Senators Jim DeMint (R-SC) and John Ensign (R-NV) raised a constitutional point of order that will compel a vote by the full Senate on the constitutionality of the Senate Health Care bill’s requirements for individuals to procure health insurance under the threat of fines or incarceration. The vote could take place as early as this afternoon. DeMint has stressed that a mandate compelling citizens to purchase any product from a private company is clearly an illegal and unprecedented form of federal action:
“Forcing every American to purchase a product is absolutely inconsistent with our Constitution and the freedoms our Founding Fathers hoped to protect,” said Senator DeMint. “This is not at all like car insurance, you can choose not to drive but Americans will have no choice whether to buy government-approved insurance. This is nothing more than a bailout and takeover of insurance companies. We’re forcing Americans to buy insurance under penalty of law and then Washington bureaucrats will then dictate what these companies can sell to Americans. This is not liberty, it is tyranny of good intentions by elites in Washington who think they can plan our lives better than we can.”
The point of order will either be waived or it will stand and the health care bill would be invalid until the unconstitutional parts are deleted. The Senate chair will not rule on the constitutionality of these parts of the bill, so the matter shall be placed before the full Senate to ask if the point is “well taken”. Simple majority is required to declare the bill unconstitutional.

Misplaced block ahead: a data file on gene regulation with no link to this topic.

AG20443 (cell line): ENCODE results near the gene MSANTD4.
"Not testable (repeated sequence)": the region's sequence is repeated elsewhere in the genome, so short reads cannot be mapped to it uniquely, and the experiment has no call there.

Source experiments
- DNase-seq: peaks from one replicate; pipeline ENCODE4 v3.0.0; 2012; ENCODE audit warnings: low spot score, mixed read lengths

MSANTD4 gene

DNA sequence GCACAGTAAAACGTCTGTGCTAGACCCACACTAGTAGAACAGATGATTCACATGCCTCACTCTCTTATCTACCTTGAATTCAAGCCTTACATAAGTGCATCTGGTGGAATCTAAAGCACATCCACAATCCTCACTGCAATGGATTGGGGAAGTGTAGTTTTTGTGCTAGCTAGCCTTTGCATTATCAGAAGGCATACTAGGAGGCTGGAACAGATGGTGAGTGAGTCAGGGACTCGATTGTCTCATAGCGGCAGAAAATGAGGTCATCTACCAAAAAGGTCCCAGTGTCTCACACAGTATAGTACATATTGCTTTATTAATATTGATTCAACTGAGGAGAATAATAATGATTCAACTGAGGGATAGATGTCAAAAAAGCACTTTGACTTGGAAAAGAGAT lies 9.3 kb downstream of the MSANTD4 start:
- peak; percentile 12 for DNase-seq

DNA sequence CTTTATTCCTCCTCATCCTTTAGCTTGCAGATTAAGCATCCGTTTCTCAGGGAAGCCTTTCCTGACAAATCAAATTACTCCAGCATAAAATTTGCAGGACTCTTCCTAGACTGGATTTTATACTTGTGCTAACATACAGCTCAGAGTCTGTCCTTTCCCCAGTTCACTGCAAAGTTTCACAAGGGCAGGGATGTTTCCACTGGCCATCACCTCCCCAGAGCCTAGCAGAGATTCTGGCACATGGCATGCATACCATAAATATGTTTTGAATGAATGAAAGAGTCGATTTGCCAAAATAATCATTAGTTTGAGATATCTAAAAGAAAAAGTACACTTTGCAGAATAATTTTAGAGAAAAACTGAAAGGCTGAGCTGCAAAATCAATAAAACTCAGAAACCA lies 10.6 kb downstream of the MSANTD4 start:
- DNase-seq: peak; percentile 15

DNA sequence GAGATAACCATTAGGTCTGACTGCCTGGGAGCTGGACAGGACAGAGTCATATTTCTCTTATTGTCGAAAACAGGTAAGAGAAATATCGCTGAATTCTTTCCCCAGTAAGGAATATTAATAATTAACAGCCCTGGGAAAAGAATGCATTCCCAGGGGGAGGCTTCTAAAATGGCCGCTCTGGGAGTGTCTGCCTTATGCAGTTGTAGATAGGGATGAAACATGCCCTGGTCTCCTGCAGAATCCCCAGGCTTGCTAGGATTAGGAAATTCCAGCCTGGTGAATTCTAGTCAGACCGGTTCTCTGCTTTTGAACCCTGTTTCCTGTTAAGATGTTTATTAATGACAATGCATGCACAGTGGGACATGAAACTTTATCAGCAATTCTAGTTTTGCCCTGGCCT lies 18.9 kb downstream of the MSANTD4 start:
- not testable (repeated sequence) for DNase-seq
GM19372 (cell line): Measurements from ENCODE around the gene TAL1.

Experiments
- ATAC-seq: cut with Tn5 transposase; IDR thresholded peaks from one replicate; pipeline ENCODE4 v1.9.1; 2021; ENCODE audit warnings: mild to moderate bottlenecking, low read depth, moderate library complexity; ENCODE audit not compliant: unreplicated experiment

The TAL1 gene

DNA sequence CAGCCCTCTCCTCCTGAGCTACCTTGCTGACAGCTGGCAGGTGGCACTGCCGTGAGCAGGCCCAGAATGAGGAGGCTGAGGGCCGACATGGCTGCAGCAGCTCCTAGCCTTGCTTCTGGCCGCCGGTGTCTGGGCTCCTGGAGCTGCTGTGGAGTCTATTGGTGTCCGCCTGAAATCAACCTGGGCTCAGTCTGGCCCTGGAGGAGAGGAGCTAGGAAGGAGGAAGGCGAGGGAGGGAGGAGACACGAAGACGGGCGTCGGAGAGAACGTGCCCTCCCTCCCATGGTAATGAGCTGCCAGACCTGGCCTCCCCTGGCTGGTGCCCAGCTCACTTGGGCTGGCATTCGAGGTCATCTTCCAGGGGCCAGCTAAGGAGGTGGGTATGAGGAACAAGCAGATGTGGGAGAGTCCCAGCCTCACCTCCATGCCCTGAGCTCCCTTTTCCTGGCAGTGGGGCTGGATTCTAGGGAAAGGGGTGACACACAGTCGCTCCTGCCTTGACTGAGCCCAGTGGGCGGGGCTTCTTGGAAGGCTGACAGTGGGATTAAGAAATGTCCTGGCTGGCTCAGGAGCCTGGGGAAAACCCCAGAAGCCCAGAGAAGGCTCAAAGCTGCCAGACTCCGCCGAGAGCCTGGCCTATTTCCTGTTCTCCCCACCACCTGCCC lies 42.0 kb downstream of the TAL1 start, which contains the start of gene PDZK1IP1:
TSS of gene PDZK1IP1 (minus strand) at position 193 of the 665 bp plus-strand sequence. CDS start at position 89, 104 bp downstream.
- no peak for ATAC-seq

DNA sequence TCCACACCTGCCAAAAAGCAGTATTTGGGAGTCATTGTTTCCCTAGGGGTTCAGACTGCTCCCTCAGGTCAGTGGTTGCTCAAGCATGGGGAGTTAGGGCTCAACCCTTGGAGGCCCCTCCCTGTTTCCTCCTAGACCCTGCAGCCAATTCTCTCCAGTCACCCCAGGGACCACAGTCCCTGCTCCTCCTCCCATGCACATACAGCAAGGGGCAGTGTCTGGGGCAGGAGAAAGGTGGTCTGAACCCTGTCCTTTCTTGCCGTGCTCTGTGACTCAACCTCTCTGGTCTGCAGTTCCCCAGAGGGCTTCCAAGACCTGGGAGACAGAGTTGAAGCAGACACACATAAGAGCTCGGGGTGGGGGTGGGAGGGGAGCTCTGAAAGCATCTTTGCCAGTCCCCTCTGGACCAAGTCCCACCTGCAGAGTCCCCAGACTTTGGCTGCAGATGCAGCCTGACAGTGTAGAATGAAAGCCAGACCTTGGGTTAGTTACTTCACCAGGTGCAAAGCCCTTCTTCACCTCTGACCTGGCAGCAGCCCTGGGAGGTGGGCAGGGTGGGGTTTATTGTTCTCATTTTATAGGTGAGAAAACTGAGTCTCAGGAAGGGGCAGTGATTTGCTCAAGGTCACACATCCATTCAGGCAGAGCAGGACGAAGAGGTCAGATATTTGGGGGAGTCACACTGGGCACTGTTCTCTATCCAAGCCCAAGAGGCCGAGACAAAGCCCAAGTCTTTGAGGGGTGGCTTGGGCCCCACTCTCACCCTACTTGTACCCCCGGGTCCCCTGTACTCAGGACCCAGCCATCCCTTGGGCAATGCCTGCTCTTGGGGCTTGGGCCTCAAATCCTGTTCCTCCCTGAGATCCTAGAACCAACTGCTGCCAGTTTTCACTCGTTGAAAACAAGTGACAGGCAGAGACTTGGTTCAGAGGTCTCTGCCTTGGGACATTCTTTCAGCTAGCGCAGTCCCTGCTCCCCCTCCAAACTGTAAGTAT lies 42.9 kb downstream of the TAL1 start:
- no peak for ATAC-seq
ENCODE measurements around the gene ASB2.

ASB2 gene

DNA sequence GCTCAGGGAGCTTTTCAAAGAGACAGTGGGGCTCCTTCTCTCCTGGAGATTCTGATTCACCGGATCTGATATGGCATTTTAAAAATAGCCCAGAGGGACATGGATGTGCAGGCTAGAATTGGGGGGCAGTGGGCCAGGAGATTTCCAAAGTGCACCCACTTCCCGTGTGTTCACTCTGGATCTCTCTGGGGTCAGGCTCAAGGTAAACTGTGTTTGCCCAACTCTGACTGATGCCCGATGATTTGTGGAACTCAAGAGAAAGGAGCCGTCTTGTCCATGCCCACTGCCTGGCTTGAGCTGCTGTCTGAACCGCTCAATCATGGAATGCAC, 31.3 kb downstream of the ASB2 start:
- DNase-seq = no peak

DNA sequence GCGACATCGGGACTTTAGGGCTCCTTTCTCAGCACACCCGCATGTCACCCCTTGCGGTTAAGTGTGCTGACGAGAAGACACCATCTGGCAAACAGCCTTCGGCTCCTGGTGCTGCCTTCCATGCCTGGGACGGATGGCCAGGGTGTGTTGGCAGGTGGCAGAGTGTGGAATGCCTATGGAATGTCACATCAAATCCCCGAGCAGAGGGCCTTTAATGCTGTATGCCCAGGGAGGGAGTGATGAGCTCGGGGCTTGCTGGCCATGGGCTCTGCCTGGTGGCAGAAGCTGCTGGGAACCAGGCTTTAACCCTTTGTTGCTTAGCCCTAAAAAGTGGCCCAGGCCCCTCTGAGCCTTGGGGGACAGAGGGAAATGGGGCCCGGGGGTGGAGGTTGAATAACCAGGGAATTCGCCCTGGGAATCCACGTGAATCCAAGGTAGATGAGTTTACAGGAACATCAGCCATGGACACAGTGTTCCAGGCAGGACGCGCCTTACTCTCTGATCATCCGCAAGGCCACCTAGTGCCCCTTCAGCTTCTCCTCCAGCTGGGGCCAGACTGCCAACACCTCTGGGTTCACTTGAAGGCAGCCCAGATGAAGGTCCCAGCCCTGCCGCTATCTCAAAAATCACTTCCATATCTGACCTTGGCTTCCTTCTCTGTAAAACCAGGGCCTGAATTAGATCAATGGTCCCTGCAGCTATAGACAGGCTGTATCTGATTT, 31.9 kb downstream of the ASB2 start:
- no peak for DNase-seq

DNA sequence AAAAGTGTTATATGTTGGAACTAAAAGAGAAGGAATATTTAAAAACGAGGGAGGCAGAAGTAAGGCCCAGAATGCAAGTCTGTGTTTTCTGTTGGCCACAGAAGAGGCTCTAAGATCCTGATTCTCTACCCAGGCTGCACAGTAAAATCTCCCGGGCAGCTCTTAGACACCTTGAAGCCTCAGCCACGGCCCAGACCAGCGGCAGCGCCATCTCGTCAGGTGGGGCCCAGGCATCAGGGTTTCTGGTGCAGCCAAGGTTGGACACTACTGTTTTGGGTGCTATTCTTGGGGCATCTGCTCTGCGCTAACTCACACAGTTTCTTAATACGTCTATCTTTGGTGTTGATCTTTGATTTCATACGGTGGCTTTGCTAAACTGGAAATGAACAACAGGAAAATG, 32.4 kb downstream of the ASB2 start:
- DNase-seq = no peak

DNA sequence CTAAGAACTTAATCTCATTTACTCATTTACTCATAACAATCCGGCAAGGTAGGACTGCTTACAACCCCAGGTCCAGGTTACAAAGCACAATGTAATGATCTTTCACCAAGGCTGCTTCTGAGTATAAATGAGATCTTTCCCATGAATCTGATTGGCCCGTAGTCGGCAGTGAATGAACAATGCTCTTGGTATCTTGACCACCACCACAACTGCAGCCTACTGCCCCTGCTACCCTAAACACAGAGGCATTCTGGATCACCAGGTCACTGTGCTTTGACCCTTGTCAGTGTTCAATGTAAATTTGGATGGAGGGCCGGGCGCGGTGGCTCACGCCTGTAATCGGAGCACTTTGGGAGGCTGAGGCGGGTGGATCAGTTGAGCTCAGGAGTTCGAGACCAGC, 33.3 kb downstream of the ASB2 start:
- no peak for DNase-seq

While it is a virtual certainty the Democrat-held Senate will deem their bill to be constitutional, Sen. DeMint hopes to change the focus of the debate:
“What I hope we can do by raising the point of order is to maybe turn our focus back to our oath of office and the whole foundation that we are supposed to be making laws from, which is completely un-tethered now,” DeMint said. “There is no mention of constitutional framework now when we deal with legislation. As I said [Monday] on the floor, most of the people here in this Congress believe that there is not a pothole in America today that should not be filled with a federal earmark — or a scratched knee or a hurt feeling. I mean there’s nothing that can be brought up on the floor of the Senate that people could say, ‘That’s not constitutional,’ and be taken seriously. In fact it’s gone the other way. If you have the audacity to suggest that the government shouldn’t do something — you are accused of not wanting it to be done. We have to break that pattern. And part of it with this bill that’s now become very high profile, if we raise a Constitutional Point of Order, get people thinking about it, my hope is if the thing does go through, and I’m going to fight to the end to stop it, but if it does go through that there are constitutional challenges to this thing for years.”